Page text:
VMware's AirWatch plan: chew up 'hairball' Windows, spit out pieces
Virtzilla wants to give Syadmins one console to rule mobile, physical and virtual
The chief technology officer of recently-acquired-by-VMware mobile management outfit AirWatch has outlined Virtzilla's plans for one management console to rule them all across mobile devices, desktops of all flavours, applications and even data.
Kit Colbert, VMware's chief technology officer for end-user computing, yesterday outlined the plans in a video.
VMware, he explains, want applications and data to follow them around no matter what devices they choose to wield at any given moment. Sysdamins want one console to manage data, applications and security no manner what device an end-user decides to use.
Virtzilla thinks that it can deliver just such tools by melding its existing Horizon Mirage physical desktop management products, Horizon View virtual desktop wranglers and AirWatch. Users will gain “a unified portal and application catalog with single sign-on across desktop and mobile, and one place to go for all your files.” Colbert also suggested that a social integration function is under consideration, because VMware thinks social media should not be “a place you go” but a source of information made available anywhere it is useful.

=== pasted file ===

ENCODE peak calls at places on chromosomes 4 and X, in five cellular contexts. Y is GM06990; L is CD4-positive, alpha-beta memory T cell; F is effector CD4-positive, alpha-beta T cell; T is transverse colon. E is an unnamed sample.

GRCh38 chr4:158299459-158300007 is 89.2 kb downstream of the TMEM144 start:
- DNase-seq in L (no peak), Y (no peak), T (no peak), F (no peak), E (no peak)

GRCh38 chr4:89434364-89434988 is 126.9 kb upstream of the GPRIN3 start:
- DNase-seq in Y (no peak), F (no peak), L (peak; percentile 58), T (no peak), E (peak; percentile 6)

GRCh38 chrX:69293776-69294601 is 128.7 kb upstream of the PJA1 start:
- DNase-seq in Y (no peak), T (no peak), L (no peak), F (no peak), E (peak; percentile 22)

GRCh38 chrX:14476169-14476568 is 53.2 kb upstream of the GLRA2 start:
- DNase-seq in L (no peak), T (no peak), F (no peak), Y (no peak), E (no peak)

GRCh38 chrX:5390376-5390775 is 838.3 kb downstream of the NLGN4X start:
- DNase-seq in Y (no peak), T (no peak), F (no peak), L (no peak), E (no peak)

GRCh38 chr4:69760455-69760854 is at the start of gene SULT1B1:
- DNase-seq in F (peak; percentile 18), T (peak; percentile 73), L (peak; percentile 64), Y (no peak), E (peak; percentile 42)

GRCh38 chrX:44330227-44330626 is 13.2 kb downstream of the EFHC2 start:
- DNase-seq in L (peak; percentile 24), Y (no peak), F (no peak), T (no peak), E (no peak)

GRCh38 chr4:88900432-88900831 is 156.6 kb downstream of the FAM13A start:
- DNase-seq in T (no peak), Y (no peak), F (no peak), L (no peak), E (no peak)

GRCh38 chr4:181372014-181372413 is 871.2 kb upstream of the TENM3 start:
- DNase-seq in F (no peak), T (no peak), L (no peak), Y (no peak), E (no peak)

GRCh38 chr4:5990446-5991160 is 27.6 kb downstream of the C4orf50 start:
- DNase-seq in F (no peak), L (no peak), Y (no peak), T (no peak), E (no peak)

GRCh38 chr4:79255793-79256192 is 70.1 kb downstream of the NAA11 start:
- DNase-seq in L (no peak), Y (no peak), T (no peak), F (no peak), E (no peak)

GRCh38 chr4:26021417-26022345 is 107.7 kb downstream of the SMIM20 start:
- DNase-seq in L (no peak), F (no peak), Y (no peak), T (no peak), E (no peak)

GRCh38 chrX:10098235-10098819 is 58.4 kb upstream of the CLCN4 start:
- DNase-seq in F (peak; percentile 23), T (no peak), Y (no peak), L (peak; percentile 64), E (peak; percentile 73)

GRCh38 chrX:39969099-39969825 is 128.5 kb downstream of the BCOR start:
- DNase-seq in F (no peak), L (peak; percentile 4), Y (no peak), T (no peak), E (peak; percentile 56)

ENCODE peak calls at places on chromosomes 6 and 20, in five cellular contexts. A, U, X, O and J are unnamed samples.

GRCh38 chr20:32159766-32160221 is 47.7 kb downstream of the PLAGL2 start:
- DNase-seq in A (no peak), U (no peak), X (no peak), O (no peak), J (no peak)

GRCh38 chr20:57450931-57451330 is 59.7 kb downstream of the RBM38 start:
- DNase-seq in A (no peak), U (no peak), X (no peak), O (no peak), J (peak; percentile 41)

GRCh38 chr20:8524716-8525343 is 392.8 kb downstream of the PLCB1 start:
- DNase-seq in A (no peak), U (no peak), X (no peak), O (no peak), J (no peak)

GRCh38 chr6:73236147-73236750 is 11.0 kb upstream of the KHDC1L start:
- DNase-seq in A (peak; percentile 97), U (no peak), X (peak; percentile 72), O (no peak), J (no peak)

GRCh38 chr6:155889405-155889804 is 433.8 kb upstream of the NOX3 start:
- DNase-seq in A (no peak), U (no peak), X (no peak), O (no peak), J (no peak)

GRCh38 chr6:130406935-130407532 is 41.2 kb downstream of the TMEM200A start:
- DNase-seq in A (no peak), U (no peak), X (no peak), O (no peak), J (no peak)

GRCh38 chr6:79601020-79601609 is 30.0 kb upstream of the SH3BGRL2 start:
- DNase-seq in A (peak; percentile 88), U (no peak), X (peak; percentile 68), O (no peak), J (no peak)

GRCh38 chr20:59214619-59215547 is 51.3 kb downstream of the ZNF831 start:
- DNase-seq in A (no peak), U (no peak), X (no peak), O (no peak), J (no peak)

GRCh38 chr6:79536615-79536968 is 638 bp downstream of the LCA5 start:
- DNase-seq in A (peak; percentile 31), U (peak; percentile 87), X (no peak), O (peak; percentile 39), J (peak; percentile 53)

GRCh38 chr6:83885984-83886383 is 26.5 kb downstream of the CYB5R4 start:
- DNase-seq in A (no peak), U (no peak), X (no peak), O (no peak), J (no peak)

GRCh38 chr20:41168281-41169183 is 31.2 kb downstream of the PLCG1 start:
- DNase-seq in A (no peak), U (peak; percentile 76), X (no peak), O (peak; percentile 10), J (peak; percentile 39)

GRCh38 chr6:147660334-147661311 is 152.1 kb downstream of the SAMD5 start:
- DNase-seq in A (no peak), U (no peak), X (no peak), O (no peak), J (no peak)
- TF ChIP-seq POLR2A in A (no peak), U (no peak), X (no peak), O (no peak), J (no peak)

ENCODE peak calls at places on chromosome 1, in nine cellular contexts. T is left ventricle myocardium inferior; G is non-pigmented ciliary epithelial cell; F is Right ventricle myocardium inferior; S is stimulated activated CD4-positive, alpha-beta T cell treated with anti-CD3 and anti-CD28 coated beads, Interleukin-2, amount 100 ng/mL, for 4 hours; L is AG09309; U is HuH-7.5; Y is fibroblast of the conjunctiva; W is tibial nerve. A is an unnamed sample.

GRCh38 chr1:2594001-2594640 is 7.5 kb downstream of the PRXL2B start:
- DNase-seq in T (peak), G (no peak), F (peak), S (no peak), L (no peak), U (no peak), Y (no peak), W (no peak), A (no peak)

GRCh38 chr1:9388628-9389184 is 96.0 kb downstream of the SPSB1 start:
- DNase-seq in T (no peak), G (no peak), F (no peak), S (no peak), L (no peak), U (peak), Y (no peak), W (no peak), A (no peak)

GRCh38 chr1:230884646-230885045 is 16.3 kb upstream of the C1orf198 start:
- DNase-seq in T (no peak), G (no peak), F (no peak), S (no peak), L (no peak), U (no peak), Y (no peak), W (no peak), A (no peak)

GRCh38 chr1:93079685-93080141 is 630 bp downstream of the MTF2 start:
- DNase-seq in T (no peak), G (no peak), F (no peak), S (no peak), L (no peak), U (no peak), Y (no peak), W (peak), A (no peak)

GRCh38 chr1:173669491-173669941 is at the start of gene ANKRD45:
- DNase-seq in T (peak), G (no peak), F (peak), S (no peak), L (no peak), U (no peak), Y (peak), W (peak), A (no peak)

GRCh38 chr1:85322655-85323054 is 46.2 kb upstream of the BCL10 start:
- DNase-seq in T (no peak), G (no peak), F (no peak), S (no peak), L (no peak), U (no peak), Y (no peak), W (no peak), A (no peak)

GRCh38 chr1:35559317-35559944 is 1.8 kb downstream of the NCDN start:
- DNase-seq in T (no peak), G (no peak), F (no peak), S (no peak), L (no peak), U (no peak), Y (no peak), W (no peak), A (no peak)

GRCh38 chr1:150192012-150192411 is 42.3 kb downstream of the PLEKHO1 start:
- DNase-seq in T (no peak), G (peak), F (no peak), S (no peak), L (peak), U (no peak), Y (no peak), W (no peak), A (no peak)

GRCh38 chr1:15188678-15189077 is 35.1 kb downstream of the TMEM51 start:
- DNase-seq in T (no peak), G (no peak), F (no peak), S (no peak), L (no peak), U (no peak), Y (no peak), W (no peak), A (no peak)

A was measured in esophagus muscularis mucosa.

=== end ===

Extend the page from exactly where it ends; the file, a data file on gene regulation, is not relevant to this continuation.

“If you think about files and data you can embed social data in there to understand who has been using them, or get a better idea of who to collaborate with with.”
“You might see a social stream in email,” he added. “We see an opportunity to embed social across all aspects of an ed-user's world instead of having it be a place they go.”
Colbert sounded confident those ideas can be achieved.
Delivering better management tools sounds harder, because Colbert said Windows makes “desktop management … extraordinarily complex”.
“Windows itself is a complex operating system. It doesn't have some of the containerisation and isolation properties of iOS.
“I like to describe Windows as a bit of a hairball,” he added. “When you install an application it just tattoos the system and installs registry keys and installs DLLs … and what it leads to is this image management solution situation for administrators where you have to go and install everything together to make sure that it works.”
“This is not scalable and is not the future of management,” he said. Colbert plans to instead “break up Windows into separate layers, essentially separate out the base Windows image from each application so that those applications can then be dynamically composed.”
Colbert thinks more granular control will need to be created for user data, to enable it to be shared across different platforms.
Details of just products this will all translate into, and when they might emerge, aren't discussed in the video. But Colbert did say VMware and AirWatch people are now working together on these efforts.
Colbert's preview of future directions will be welcome, but are also a bit scary for VMware because they point out that even its recently-released Horizon 6 falls a long way short of its vision for what end-user computing needs to deliver.
One other nugget: The Reg has learned that VMware's dual-persona smartphone effort, which allowed the Horizon Mobile to run on handsets from LG, Motorola and Sony, has been shifted to the AirWatch team. ®
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